Still sick

Yes, this damned illness continues to cling. I picked up some bug before the flight back from the USofA. Normally when I am getting illl my body “shuts down and reboots”, meaning I sleep for 20 or so hours, then get up and all is well. But I could not do that while on the trip, so I kept myself going with caffine and pain killers. Now I pay the price. This is not a completely debilitating illness, rather an annoying one that robs me of strength and wits, and lingers on and on and on.

It makes me grumpy.

Thankfully Tam had the wisdom this morning to make me sleep. My body happily said “okay!” and conked out for another 4 hours. I can only assume that is a good thing.

There is so much to do, both around the farm and writing-wise, that I will be very glad when I am fully recovered. This is probably the most lingering illness I have had in 5 to 10 years. Grump, grump.


Well, Wellington sure put on its best for Emily. The promised crappy weather held off until she left, so the weekend was beautiful. We drove around, had yummy Italian pizza from the Mediterranian Food Warehouse for lunch and yummy Mexican Cafe Mexican for dinner. Stephen helped Stephanie move house, and we dragged her out for dinner as well. Mmm, bloat-riffic.

Ran into Roger (the King) on Cuba street — apparently there’s another Renn Faire coming up & he wants the Pirates back. This one’s going to be in Frank Kitts Park, across from my office, and he’s promised the Pirates the big lighthouse playground with the slide. Woo-hoo !

Last night was Melanie’s birthday, so we trooped over to Sybille’s for cake (Sybille’s trying to kill us with desserts, if you’ll recall), wine and assorted yummy things. Melanie’s choir is going to Europe — how cool ! And we’re planning a Halloween party. We have four rooms that we can theme up — we’re taking suggestions !

Crappy weather is here now, but that just means it’s a good night to watch some of the anime I bought. Relaxing will be good, since Stephen is still sick, and after tonight we’re booked straight through til Sunday.


Another “you’re not in the US anymore” moment:

I was listening to National Radio on my short drive to the train station. They finished the news brief, then said, “Okay now it’s time for traffic… uh, nothing to report. The weather today…”

Tale, continued

Saturday morning I awoke first (no surprise), and took the opportunity to read for a few hours until everyone else awoke. They Keri prepared for us a fabulous breakfast of savory crepes, followed by sweet crepes. Yummy! We then did a further tour of the house and yard in the daylight. What a fabulous place. And what terrible taste the former owners inflicted unpon the walls! Late that afternoon we drove back into town where we hooked up with Holly, then made our way down to a great Greek place on Mass Ave in Cambridge where we met Chris Almy, Karl and Len. After a long dinner of chatting and fun we drove up to Outback Steakhouse for desert (I wanted a Sydney Sinful Sundae), and while waiting for our table Tam took the opporunity to shop at the EB in the center, replacing the games that were stolen.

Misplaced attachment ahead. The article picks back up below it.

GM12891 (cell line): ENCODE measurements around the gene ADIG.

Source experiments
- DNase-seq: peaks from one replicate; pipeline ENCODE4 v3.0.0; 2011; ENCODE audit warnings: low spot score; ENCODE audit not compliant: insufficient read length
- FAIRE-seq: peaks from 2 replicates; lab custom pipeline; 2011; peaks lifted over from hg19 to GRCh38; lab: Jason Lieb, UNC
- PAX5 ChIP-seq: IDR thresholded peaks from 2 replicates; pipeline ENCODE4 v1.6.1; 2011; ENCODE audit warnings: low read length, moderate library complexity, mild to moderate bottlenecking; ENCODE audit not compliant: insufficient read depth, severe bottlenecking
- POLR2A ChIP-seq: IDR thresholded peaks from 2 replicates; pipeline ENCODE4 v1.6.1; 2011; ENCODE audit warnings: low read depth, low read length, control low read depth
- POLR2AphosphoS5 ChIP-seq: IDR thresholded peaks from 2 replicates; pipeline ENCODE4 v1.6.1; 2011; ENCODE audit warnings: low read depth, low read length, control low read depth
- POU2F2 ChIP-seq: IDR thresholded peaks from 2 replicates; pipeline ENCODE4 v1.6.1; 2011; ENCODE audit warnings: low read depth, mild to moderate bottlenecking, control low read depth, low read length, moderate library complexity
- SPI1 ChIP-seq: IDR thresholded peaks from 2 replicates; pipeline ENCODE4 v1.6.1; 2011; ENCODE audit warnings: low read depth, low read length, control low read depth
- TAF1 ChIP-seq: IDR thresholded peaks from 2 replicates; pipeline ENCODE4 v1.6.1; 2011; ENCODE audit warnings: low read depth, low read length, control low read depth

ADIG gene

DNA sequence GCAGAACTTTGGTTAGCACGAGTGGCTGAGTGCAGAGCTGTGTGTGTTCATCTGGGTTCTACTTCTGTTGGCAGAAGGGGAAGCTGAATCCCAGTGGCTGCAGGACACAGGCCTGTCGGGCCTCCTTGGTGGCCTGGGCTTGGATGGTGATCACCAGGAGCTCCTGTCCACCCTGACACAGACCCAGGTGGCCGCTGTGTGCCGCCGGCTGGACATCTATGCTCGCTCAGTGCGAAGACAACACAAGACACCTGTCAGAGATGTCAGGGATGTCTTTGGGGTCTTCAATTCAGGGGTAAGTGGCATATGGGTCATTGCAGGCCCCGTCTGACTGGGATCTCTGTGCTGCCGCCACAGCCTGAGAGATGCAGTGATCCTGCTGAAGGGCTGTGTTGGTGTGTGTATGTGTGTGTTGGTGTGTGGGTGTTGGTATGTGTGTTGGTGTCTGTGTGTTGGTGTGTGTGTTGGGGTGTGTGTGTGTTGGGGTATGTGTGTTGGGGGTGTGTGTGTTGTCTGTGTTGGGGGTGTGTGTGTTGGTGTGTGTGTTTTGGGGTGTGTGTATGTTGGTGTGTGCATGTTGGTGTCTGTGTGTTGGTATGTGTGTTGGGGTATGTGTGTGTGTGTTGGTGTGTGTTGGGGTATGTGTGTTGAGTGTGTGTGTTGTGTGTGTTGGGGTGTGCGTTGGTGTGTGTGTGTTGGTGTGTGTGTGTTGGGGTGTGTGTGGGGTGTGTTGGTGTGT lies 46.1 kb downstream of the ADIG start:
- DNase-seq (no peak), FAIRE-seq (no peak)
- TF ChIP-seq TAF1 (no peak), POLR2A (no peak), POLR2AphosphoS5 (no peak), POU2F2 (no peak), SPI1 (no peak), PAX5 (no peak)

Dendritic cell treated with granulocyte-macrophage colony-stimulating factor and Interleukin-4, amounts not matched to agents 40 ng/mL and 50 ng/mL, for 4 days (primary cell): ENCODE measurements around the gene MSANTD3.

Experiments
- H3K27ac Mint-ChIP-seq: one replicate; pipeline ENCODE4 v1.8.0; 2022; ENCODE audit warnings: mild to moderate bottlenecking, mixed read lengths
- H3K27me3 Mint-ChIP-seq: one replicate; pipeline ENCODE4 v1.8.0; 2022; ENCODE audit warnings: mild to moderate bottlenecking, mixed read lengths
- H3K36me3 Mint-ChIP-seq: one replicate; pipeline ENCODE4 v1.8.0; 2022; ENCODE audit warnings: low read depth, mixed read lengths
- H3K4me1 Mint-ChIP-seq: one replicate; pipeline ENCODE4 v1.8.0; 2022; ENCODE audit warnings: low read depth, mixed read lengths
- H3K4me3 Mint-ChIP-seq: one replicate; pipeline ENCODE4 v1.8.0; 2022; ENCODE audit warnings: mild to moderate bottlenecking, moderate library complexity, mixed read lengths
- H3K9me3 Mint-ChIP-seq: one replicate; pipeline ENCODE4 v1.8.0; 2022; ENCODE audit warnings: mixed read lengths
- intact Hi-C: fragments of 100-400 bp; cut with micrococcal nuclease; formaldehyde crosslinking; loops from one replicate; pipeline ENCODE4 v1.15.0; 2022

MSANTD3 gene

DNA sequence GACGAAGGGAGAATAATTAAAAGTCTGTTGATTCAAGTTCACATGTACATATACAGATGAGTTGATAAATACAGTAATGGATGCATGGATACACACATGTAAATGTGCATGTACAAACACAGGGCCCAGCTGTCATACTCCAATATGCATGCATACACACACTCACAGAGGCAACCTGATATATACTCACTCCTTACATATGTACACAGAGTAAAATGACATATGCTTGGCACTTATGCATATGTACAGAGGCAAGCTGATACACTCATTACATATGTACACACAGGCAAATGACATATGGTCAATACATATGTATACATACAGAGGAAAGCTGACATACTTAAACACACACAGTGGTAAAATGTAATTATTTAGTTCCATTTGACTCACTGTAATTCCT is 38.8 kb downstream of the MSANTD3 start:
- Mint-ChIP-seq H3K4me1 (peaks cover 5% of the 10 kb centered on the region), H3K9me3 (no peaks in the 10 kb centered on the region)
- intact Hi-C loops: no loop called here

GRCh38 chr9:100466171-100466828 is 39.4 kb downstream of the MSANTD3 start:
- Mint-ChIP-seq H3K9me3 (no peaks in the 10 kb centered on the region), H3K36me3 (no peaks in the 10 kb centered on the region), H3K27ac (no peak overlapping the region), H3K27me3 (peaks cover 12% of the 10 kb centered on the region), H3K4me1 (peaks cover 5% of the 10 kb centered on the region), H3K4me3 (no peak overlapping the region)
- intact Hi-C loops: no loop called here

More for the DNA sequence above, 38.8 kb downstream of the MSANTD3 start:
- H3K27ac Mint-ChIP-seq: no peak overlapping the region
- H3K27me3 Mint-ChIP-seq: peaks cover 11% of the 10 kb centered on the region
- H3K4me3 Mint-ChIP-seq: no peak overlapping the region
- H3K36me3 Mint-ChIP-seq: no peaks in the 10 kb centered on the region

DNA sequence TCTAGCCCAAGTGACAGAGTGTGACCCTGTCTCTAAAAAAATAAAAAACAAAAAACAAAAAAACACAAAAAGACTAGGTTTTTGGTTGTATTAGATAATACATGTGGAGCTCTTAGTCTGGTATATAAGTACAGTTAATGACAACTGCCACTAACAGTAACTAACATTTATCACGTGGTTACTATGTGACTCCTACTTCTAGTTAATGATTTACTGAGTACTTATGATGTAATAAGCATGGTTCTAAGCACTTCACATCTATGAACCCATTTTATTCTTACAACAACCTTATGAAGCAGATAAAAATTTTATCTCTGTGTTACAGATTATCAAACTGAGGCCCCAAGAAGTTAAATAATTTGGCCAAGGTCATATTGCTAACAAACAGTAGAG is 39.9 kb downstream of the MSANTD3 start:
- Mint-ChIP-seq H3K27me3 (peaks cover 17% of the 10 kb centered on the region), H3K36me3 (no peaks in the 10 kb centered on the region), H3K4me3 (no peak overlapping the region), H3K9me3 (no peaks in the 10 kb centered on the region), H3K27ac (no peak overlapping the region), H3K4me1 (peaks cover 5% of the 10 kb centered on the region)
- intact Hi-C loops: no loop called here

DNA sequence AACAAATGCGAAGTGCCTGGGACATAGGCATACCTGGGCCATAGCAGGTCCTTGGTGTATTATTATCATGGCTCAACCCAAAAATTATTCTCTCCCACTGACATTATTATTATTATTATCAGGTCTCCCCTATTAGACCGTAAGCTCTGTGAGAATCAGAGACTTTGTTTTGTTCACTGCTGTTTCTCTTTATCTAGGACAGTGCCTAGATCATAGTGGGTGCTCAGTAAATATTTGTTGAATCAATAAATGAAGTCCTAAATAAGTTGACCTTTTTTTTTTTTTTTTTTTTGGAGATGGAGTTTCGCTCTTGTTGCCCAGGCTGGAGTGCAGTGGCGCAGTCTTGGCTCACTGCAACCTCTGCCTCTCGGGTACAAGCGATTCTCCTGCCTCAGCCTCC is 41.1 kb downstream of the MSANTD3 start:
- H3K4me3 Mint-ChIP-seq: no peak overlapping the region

Overnight at Holly’s place, then on Sunday morning we slipped out while Holly slept to make our way over to Chez-Rookey for a fabulous brunch with all the dancing ladies. The day cooperated, giving fabulous weather for a garden party, and we all had a grand time. Late that afternoon Tam and I headed back to Holly’s place, where we organized a metting at Maura’s place. A big spontaneous party with Bill, Karl, Maura, Tina, Holly, Chris A and Len ensued. Unfortunately Chris L and Sarah could not make it. We went to Uno’s for dinner. Loved the company, hated the food. Maybe it is a change of palet over the last year, but all the Uno’s food was heavy, geasy, and nasty. It was also a bittersweet time, as we knew we were leaving Boston the next morning. Wish we had more time to spend with our friends!

Monday morning we drove over to Brandeis University, Tam’s former work-place, and spent some time with her former coworkers. A little hall-party formed, and we had fun going through the NZ photos. Then we drove down to New London and took the ferry to Orient Point on Long Island. A beautiful trip. Then we drove the length of the island to Judiths place, up an ever increasing gradient of population density and traffic (Judith’s place is only a few hundred meters from the border of Queens). Too many people! Judith does have a lovely, and quite large, apartment. She too has joined the Tivo meme/revolution. Something we missed by moving away when we did.